seeks to preserve his life will lose it,
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Thirty-Second Week of Ordinary Time
On the Thirty-Second Sunday of Ordinary Time, in Luke's Gospel, the Sadducees ask sly questions of Jesus, hoping to confuse him on the idea of a Resurrection. Jesus refutes them by quoting Moses: “the God of Abraham, the God of Isaac, and the God of Jacob; and he is not God of the dead, but of the living, for to him all are alive.”
Wednesday is the Feast of the Dedication of the Lateran Basilica in Rome, with its own special readings. Thursday is the Memorial of Saint Leo the Great, pope and doctor of the Church. Friday is the Memorial of Saint Martin of Tours, bishop. Saturday is the Memorial of Saint Josaphat, bishop and martyr.
The first readings this week are from the pastoral letters to Titus, Philemon, and the Second and Third Letter to John.
Continuing Luke's Gospel, we hear Jesus talk about scandal and about forgiveness. Jesus tells us to be obedient to what God calls us to do and simply say, “we have done what we were obliged to do.” Jesus tells the confrontational Pharisees that the Kingdom of God's coming can't be “seen” and it won't be announced. “For behold, the Kingdom of God is among you.” “But first [the Son of Man] must suffer greatly and be rejected by this generation.” All we can do is to be faithful: “Whoever seeks to preserve his life will lose it, but whoever loses it will save it.” Finally, Jesus tells the parable “about the necessity for [his disciples] to pray always without becoming weary.” God will give justice to those who call out to him with faith.
Being prepared for the coming of the Kingdom and not being side-tracked by false claims of Jesus' presence are keys to Luke's Gospel for the Thirty-Third Sunday in Ordinary Time. Jesus says, “By your perseverance you will secure your lives.”
Daily Prayer This Week:
This is a good week to ask Jesus what his messages are for us. What is he warning us about? What is he asking us to change? How is he encouraging us to place our trust in him? The answer will be different for each of us, but we have to pay attention and listen, in order to hear it. All of us need to hear him say, “Whoever seeks to preserve his life will lose it, but whoever loses it will save it.” But each one of us needs to ask “In what ways do I seek to 'preserve my life' and in what ways do I need to 'lose' my life?”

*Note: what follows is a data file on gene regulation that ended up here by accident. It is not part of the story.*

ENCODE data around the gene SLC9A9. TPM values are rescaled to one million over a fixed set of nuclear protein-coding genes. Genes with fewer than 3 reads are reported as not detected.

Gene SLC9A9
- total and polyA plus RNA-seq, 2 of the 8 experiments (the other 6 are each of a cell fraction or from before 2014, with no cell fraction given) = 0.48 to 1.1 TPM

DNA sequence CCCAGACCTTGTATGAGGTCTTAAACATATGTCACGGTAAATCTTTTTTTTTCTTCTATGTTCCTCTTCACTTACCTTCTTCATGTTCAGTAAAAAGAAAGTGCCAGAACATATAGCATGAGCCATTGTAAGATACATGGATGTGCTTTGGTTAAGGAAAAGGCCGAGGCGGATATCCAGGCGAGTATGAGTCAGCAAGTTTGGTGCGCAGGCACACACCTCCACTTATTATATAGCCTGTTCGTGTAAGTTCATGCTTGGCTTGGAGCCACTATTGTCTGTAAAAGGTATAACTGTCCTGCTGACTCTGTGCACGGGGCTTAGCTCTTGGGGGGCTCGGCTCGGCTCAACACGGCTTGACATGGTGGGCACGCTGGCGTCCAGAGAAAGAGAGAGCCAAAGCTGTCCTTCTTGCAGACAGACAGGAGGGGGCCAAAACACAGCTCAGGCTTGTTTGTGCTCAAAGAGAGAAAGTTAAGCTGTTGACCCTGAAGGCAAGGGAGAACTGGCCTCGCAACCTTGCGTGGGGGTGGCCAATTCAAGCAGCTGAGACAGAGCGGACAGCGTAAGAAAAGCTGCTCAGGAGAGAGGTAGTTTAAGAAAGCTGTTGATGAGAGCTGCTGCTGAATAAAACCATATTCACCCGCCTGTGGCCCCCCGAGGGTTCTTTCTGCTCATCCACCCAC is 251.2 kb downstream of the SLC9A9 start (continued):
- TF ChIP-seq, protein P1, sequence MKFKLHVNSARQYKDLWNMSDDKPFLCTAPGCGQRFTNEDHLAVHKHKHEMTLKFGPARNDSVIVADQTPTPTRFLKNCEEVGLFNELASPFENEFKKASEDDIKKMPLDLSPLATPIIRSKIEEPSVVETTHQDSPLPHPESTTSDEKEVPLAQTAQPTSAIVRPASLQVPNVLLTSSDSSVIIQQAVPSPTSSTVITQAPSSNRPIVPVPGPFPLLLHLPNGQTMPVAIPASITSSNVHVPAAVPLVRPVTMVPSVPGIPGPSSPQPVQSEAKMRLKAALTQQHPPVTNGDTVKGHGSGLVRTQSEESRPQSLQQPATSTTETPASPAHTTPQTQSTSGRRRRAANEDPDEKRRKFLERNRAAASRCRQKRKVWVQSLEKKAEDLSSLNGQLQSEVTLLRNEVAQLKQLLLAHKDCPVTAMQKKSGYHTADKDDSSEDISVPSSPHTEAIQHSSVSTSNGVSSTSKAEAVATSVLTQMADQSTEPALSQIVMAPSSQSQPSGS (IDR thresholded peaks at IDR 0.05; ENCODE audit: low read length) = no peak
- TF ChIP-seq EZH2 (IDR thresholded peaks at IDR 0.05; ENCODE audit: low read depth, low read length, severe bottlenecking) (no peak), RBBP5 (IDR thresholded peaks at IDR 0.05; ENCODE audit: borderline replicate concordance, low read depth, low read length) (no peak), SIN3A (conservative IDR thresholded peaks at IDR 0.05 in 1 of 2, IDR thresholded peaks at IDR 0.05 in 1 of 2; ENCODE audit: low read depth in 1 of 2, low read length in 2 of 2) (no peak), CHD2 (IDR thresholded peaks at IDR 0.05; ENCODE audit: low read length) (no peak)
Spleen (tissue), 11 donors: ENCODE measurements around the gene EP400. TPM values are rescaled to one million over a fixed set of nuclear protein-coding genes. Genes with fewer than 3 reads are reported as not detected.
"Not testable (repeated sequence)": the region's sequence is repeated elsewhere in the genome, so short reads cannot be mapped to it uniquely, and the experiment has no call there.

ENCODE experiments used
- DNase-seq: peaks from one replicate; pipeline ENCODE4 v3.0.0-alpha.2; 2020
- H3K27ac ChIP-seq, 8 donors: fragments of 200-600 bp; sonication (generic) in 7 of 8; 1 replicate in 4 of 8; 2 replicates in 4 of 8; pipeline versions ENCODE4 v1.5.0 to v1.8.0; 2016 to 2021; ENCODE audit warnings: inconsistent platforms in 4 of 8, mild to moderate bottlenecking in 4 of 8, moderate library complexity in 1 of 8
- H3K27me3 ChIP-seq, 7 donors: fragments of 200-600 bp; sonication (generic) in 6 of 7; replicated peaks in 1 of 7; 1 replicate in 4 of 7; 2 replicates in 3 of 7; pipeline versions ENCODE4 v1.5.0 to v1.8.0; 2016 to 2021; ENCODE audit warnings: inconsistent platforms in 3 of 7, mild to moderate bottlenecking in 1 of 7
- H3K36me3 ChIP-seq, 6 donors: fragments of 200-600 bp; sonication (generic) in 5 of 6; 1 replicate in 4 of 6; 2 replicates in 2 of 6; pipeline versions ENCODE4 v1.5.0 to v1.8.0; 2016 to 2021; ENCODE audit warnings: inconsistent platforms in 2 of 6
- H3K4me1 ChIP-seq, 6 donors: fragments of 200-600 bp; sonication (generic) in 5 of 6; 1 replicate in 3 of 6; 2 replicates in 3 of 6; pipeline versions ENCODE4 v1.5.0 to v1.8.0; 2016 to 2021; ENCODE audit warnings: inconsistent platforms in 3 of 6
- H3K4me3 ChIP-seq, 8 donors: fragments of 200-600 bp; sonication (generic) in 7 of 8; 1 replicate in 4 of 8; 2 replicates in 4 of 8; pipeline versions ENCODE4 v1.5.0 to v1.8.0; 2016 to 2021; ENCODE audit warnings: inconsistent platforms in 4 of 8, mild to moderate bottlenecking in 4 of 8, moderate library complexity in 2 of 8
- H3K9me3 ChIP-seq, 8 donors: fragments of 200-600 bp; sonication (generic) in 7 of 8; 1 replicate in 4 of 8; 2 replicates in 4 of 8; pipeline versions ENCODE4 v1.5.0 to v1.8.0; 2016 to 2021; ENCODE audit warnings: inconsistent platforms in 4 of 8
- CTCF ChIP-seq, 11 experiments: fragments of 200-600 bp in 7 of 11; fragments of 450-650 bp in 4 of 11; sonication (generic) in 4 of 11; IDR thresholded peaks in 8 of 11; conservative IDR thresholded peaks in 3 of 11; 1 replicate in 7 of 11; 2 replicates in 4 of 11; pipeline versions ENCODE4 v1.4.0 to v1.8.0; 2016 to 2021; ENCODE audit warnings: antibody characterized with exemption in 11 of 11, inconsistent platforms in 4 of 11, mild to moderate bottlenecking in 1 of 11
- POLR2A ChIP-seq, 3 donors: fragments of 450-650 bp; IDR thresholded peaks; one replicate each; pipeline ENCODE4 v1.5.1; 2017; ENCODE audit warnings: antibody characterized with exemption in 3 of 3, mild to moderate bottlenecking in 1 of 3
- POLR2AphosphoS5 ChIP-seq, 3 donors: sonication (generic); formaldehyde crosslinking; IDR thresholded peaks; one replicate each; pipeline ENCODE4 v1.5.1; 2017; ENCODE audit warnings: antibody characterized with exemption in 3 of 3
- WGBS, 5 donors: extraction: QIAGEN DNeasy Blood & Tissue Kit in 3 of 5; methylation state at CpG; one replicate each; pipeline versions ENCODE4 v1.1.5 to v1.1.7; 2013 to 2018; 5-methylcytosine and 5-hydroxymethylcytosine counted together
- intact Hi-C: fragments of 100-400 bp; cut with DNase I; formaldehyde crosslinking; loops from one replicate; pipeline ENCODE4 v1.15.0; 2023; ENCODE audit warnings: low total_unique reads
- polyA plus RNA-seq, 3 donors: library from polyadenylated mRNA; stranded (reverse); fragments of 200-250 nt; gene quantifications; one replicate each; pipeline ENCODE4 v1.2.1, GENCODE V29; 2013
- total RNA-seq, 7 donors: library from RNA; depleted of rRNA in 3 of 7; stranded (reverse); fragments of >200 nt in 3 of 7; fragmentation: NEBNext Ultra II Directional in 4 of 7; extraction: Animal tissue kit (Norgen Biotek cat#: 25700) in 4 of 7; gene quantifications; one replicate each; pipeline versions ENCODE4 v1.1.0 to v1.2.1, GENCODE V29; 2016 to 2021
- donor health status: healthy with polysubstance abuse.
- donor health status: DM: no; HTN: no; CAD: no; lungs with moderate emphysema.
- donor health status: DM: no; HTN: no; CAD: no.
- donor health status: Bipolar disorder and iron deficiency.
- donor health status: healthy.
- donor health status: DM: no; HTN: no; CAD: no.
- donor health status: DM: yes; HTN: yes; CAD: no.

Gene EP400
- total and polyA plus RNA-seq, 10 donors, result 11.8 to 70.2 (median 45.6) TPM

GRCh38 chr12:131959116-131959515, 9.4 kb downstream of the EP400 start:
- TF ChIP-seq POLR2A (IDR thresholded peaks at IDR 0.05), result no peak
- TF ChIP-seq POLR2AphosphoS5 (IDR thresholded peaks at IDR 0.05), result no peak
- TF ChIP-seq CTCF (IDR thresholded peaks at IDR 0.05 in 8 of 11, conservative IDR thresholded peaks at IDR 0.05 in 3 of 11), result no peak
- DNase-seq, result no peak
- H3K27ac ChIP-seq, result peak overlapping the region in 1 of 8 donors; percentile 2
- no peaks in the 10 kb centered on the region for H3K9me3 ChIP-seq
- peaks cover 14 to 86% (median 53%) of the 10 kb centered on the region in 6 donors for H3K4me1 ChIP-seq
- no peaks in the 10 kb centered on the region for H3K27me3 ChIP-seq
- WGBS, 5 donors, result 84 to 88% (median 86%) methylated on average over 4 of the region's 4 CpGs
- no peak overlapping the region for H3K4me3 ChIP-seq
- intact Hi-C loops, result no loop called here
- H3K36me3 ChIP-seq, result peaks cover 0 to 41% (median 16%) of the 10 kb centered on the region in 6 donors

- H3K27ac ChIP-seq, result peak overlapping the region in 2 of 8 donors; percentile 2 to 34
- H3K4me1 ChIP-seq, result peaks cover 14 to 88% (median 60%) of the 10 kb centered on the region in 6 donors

The trouble with this kind of reflection is that we too often let ourselves off the hook by saying, “I just don't have time.” And, on some days, our day is really “booked” from morning to night. Finding intimacy with God in the midst of our everyday life and becoming a contemplative in action provides a very real way to stay in focus and to reflect, even when we are very busy. This practice is meant to make use of the “free” time we have in the background of our consciousness each day.
The key to this kind of prayer is to begin each day with a moment of consciousness of what we desire, need, are asking for. Dear Lord, thank you for this day. Let me begin this day thinking of you and your love for me. Let me simply do whatever you ask me to do as your servant today. This only takes 20 seconds. We all have 20 seconds. However, we all find that it isn't easy to do this because our Lord is not very present in our day to day awareness, and we may never have simply talked with the Lord as the first thing we do when we awake. With practice, it works.
As we prepare for Sunday, we can spend a bit more moments each day, simply talking with our Lord at brief in between times during the day. Hopefully, we'll be seeing in all the things around us, that we are being invited by the Lord to accept him, to let him call us and open our hearts to respond generously. To what is he calling us? A great question to ask right up to the time we go into church on Sunday. When there, we can give God thanks and praise for opening our awareness and our readiness for him.
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